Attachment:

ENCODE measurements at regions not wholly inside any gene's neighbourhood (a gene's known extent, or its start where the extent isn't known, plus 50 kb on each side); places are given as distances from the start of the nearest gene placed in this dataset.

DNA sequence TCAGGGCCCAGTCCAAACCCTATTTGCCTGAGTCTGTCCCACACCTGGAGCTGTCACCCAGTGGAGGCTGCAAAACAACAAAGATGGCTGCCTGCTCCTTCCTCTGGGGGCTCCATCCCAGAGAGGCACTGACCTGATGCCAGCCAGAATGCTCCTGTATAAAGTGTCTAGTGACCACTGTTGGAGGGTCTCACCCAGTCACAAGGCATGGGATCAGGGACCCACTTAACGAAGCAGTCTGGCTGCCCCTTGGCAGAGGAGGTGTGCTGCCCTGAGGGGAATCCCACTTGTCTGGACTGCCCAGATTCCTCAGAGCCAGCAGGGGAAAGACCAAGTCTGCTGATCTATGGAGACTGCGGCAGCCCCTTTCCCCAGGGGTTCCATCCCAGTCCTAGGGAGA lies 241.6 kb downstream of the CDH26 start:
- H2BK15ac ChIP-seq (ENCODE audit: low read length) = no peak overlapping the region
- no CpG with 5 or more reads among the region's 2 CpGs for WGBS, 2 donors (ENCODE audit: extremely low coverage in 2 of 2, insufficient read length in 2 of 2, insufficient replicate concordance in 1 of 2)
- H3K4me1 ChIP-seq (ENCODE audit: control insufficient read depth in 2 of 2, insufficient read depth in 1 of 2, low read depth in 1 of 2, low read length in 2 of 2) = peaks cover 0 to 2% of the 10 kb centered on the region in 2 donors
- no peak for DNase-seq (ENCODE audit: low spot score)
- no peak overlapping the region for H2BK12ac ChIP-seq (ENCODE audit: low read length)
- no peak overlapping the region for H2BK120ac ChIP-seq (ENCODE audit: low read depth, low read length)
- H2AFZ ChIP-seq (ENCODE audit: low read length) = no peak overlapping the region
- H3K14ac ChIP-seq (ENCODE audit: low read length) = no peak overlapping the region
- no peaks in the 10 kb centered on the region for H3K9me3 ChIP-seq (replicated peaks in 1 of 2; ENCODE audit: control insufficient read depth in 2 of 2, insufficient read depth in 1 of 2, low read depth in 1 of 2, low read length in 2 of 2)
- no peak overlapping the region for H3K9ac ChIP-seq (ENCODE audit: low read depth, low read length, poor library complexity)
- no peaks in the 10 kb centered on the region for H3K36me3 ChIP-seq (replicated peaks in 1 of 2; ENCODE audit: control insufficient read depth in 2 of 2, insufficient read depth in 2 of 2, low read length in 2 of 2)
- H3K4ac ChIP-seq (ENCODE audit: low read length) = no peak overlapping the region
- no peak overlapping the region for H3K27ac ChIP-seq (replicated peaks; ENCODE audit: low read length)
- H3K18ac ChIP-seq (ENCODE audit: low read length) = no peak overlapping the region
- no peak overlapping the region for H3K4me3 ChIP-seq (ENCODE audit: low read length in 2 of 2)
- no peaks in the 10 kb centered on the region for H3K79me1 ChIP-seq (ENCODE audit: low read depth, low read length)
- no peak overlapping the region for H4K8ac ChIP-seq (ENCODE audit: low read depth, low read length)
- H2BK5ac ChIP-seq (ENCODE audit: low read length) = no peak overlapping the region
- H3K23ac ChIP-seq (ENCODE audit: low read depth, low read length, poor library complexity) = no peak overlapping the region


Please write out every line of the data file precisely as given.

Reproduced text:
ENCODE measurements at regions not wholly inside any gene's neighbourhood (a gene's known extent, or its start where the extent isn't known, plus 50 kb on each side); places are given as distances from the start of the nearest gene placed in this dataset.

DNA sequence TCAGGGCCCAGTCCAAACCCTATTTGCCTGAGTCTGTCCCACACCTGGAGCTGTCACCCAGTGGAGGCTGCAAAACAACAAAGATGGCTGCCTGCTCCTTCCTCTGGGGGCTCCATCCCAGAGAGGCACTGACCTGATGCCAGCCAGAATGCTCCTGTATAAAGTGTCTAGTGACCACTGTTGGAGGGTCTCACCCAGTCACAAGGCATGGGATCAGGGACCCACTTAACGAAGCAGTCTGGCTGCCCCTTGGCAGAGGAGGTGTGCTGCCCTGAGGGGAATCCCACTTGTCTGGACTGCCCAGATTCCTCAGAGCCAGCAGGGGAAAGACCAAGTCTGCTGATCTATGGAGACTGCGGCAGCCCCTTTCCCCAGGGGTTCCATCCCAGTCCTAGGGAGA lies 241.6 kb downstream of the CDH26 start:
- H2BK15ac ChIP-seq (ENCODE audit: low read length) = no peak overlapping the region
- no CpG with 5 or more reads among the region's 2 CpGs for WGBS, 2 donors (ENCODE audit: extremely low coverage in 2 of 2, insufficient read length in 2 of 2, insufficient replicate concordance in 1 of 2)
- H3K4me1 ChIP-seq (ENCODE audit: control insufficient read depth in 2 of 2, insufficient read depth in 1 of 2, low read depth in 1 of 2, low read length in 2 of 2) = peaks cover 0 to 2% of the 10 kb centered on the region in 2 donors
- no peak for DNase-seq (ENCODE audit: low spot score)
- no peak overlapping the region for H2BK12ac ChIP-seq (ENCODE audit: low read length)
- no peak overlapping the region for H2BK120ac ChIP-seq (ENCODE audit: low read depth, low read length)
- H2AFZ ChIP-seq (ENCODE audit: low read length) = no peak overlapping the region
- H3K14ac ChIP-seq (ENCODE audit: low read length) = no peak overlapping the region
- no peaks in the 10 kb centered on the region for H3K9me3 ChIP-seq (replicated peaks in 1 of 2; ENCODE audit: control insufficient read depth in 2 of 2, insufficient read depth in 1 of 2, low read depth in 1 of 2, low read length in 2 of 2)
- no peak overlapping the region for H3K9ac ChIP-seq (ENCODE audit: low read depth, low read length, poor library complexity)
- no peaks in the 10 kb centered on the region for H3K36me3 ChIP-seq (replicated peaks in 1 of 2; ENCODE audit: control insufficient read depth in 2 of 2, insufficient read depth in 2 of 2, low read length in 2 of 2)
- H3K4ac ChIP-seq (ENCODE audit: low read length) = no peak overlapping the region
- no peak overlapping the region for H3K27ac ChIP-seq (replicated peaks; ENCODE audit: low read length)
- H3K18ac ChIP-seq (ENCODE audit: low read length) = no peak overlapping the region
- no peak overlapping the region for H3K4me3 ChIP-seq (ENCODE audit: low read length in 2 of 2)
- no peaks in the 10 kb centered on the region for H3K79me1 ChIP-seq (ENCODE audit: low read depth, low read length)
- no peak overlapping the region for H4K8ac ChIP-seq (ENCODE audit: low read depth, low read length)
- H2BK5ac ChIP-seq (ENCODE audit: low read length) = no peak overlapping the region
- H3K23ac ChIP-seq (ENCODE audit: low read depth, low read length, poor library complexity) = no peak overlapping the region